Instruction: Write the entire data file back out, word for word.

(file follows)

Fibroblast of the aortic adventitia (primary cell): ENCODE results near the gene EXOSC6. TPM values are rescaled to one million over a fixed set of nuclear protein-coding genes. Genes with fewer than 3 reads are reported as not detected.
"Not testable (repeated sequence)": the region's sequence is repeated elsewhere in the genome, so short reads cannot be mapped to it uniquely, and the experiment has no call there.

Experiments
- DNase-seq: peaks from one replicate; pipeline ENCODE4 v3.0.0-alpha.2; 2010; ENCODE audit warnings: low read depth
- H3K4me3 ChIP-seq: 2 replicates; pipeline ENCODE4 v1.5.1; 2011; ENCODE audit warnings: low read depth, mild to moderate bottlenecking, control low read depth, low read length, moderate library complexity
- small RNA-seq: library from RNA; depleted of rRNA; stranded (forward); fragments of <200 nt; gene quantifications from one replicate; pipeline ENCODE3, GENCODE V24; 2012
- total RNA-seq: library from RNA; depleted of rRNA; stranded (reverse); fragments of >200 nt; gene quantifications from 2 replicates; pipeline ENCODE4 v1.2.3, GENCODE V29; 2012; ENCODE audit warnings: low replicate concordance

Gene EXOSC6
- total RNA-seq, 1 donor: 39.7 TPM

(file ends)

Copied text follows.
Fibroblast of the aortic adventitia (primary cell): ENCODE results near the gene EXOSC6. TPM values are rescaled to one million over a fixed set of nuclear protein-coding genes. Genes with fewer than 3 reads are reported as not detected.
"Not testable (repeated sequence)": the region's sequence is repeated elsewhere in the genome, so short reads cannot be mapped to it uniquely, and the experiment has no call there.

Experiments
- DNase-seq: peaks from one replicate; pipeline ENCODE4 v3.0.0-alpha.2; 2010; ENCODE audit warnings: low read depth
- H3K4me3 ChIP-seq: 2 replicates; pipeline ENCODE4 v1.5.1; 2011; ENCODE audit warnings: low read depth, mild to moderate bottlenecking, control low read depth, low read length, moderate library complexity
- small RNA-seq: library from RNA; depleted of rRNA; stranded (forward); fragments of <200 nt; gene quantifications from one replicate; pipeline ENCODE3, GENCODE V24; 2012
- total RNA-seq: library from RNA; depleted of rRNA; stranded (reverse); fragments of >200 nt; gene quantifications from 2 replicates; pipeline ENCODE4 v1.2.3, GENCODE V29; 2012; ENCODE audit warnings: low replicate concordance

Gene EXOSC6
- total RNA-seq, 1 donor: 39.7 TPM